Pennsylvania needs to promote infrastructure-energy jobs
After a challenging 2016, we’re beginning to see signs of a fragile energy market recovery.
With efforts at the federal level to reform taxes and reduce bureaucratic red tape, states are engaged in a fierce competition for capital and job-creating investment resources. Energy-producing states have an advantage if they have the right policies in place and many are in overdrive, working to strengthen their business climates to win investments that will lead to more jobs and economic growth.
Pennsylvania must either commit to compete or resign to lose in the effort to attract jobcreating capital investment. Losing cannot be an acceptable option.
Moving forward with critical energy infrastructure projects is a good place to start and key to realizing Pennsylvania’s manufacturing opportunity. According to a recent report by the research and consulting company IHS — which was commissioned by the Wolf administration — Pennsylvania’s abundant shale resources present a multibilliondollar opportunity to transform the state into a national petrochemical manufacturing leader.
Realizing that full manufacturing opportunity, as IHS notes, requires more regulatory certainty and predictability at the state level.
Unfortunately, Pennsylvania is falling behind and will continue to miss out if we don’t get out of our own way. From permitting logjams, to Gov. Tom Wolf’s proposed energy tax increase, to a regulatory onslaught, the state loses out on opportunities to attract investment capital, create jobs and seize new business growth.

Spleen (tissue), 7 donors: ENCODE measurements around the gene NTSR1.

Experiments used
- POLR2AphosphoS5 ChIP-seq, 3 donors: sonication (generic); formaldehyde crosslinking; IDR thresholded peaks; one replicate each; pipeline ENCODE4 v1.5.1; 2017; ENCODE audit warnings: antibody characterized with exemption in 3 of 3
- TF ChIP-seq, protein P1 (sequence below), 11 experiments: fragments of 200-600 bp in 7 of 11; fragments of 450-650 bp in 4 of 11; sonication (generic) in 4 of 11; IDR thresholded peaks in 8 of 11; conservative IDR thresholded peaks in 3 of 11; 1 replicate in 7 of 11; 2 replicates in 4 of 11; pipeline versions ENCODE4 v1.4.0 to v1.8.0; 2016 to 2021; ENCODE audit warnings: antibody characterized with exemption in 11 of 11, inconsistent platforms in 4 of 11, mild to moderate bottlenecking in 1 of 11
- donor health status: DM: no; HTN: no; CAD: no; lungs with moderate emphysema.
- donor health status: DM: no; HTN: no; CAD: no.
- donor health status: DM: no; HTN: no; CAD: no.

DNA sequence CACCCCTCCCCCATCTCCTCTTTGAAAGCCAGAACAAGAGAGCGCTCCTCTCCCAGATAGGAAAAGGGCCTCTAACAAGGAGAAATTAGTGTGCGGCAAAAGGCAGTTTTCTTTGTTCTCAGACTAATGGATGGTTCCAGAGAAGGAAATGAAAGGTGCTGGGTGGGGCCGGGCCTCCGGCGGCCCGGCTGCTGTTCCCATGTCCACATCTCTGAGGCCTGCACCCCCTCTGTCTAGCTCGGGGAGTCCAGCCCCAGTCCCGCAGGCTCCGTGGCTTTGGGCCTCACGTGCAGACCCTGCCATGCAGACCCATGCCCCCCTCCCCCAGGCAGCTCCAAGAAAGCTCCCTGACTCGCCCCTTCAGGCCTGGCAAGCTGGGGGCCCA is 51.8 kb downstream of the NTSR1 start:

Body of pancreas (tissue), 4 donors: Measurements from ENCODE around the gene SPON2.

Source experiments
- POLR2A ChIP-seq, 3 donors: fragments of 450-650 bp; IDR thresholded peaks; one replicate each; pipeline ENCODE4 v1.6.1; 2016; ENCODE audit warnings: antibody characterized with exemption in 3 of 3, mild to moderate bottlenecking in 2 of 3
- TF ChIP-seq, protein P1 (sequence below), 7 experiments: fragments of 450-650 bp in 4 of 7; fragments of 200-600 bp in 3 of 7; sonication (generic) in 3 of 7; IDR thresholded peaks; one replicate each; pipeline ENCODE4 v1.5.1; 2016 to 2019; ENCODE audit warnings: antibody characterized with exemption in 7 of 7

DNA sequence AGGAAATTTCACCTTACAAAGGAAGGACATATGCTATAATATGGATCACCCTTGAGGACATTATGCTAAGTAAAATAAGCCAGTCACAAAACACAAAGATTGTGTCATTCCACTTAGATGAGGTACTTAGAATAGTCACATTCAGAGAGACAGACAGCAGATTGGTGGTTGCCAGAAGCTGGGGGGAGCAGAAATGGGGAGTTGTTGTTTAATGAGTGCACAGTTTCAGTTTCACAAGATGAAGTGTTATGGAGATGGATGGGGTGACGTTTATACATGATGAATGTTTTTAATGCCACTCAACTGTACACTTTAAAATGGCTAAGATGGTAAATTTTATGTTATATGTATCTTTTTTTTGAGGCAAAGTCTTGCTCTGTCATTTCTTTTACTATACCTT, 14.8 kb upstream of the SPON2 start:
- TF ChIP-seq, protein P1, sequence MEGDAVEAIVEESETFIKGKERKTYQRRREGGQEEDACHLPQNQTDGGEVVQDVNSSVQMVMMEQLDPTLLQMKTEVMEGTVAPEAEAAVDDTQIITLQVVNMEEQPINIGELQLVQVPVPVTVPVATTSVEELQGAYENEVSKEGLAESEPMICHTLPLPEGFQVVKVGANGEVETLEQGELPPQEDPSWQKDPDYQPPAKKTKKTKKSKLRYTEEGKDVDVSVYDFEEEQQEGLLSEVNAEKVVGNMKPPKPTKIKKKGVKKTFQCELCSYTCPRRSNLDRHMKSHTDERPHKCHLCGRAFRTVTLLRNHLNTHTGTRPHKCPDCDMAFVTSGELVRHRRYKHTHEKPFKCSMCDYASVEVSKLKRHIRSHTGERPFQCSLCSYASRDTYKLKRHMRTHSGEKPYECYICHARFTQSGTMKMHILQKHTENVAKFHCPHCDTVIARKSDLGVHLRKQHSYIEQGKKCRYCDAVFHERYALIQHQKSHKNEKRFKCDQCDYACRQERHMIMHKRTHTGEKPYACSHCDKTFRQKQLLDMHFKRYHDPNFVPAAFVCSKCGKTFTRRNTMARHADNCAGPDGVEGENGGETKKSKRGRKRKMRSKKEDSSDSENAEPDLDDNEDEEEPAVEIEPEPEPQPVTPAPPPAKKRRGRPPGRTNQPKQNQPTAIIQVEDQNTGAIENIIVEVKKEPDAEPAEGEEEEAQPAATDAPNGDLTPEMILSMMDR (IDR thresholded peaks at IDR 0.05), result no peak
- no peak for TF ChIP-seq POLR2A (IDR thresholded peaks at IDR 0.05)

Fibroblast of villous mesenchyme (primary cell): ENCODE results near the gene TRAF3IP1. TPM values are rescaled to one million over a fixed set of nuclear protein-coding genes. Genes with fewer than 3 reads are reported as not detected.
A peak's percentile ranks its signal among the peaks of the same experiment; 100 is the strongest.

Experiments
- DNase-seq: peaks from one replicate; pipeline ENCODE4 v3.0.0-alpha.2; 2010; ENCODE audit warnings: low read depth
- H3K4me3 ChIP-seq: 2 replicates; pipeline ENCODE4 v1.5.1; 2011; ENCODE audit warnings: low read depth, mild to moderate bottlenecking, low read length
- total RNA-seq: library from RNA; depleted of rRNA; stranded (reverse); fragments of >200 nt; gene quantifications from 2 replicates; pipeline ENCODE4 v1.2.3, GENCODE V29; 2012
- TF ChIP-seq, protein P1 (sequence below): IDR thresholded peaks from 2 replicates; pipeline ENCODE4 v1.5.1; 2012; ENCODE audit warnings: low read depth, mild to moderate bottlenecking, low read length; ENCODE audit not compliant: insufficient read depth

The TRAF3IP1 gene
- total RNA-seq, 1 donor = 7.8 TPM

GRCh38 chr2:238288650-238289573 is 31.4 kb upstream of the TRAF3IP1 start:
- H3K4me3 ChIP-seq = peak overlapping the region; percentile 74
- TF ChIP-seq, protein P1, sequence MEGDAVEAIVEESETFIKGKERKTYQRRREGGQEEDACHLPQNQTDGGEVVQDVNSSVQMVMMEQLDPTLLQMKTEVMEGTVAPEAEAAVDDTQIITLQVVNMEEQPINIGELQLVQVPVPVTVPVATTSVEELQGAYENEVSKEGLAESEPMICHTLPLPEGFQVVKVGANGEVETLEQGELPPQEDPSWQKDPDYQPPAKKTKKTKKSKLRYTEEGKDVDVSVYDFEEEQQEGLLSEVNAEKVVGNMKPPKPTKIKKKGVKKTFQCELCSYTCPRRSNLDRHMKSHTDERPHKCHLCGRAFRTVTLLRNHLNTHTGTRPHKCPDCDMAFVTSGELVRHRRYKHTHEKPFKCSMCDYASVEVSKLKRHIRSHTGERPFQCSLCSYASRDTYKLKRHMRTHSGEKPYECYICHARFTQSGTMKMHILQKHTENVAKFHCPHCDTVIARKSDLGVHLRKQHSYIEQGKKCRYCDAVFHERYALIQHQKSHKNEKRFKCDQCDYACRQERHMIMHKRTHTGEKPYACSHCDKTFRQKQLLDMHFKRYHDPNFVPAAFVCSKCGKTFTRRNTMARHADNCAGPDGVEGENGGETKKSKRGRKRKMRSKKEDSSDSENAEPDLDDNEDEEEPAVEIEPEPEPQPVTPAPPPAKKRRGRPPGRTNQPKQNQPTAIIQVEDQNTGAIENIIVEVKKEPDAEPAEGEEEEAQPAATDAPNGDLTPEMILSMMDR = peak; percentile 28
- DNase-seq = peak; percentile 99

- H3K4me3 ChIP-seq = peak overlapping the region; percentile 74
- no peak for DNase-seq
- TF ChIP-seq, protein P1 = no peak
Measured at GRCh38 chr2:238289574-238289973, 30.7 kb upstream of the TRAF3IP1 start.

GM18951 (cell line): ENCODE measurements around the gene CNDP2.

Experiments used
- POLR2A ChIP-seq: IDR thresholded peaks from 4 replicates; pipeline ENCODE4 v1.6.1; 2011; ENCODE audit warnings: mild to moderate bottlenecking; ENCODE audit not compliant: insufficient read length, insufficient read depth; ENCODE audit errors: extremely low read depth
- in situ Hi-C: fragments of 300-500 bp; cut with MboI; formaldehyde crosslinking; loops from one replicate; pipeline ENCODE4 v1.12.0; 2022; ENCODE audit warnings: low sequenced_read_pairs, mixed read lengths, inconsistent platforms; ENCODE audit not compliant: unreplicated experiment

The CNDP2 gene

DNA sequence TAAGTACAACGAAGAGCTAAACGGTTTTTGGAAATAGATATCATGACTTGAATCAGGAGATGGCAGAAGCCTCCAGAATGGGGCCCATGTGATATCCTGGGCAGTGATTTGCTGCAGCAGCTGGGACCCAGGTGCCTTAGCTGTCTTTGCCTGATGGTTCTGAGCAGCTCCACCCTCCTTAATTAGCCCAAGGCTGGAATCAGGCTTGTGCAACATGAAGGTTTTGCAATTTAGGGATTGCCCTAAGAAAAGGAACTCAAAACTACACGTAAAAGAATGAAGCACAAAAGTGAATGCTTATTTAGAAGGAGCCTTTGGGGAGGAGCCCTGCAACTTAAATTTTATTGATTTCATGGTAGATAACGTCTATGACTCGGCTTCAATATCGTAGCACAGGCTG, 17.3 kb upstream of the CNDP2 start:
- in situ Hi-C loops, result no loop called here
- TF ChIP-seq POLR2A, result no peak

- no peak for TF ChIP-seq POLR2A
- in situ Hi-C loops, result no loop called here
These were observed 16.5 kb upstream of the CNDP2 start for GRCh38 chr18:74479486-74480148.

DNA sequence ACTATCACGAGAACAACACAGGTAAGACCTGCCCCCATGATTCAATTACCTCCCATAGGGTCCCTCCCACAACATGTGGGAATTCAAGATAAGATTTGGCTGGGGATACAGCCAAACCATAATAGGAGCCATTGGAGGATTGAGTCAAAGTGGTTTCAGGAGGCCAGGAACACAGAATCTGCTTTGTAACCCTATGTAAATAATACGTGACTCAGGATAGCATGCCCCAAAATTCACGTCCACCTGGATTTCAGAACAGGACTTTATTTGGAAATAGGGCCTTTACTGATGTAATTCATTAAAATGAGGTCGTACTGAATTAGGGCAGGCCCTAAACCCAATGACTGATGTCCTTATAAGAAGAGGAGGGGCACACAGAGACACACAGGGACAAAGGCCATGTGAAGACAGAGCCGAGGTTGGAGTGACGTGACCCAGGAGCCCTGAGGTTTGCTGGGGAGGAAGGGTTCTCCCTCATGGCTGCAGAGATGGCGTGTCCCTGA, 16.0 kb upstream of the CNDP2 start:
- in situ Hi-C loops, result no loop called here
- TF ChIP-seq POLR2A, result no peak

As The Associated Press recently reported, the state Department of Environmental Protection has delayed action on some permits needed to develop natural gas resources. Not only are delays rising, but in some instances, it takes more than a year to receive a permit that should only take a few weeks to review and process.
Permitting delays, coupled with new burdensome regulations and permit proposals, raise the cost of doing business in an already high-cost environment. Pennsylvania’s web of bureaucracy drives investment to other, more-competitive locations across the country and the world.
On top of this, the Wolf administration continues to pursue a massive energy tax increase suggesting that companies do not factor the cost to operate as part of their investment decisions. This is simply not true and disregards economic reality.
Pennsylvania has a unique tax on natural gas, called the impact fee, which has generated more than $1 billion for communities. Encouraging tax increases on Pennsylvania businesses and industries while selectively wooing other companies with incentives and grants is a misguided and dangerous approach that will cost Pennsylvania jobs and long-term economic opportunities.
We must recognize that we cannot tax job creators into investing here.
Policies reflect priorities and our priorities must be to grow jobs, increase natural gas use and advance initiatives that welcome — rather than discourage — investment.
Pennsylvania sits atop one of the world’s largest natural gas resources in the world. With our energy advantage, we have the potential to kick-start manufacturing and create job opportunities for generations.
It’s time to focus on creating a competitive tax and regulatory environment that encourages investment, growth and job creation. To borrow a phrase from Wolf, we need “a government that works,” to ensure we maximize these opportunities for every Pennsylvanian. David Spigelmyer is the president of the Pittsburghbased Marcellus Shale Coalition.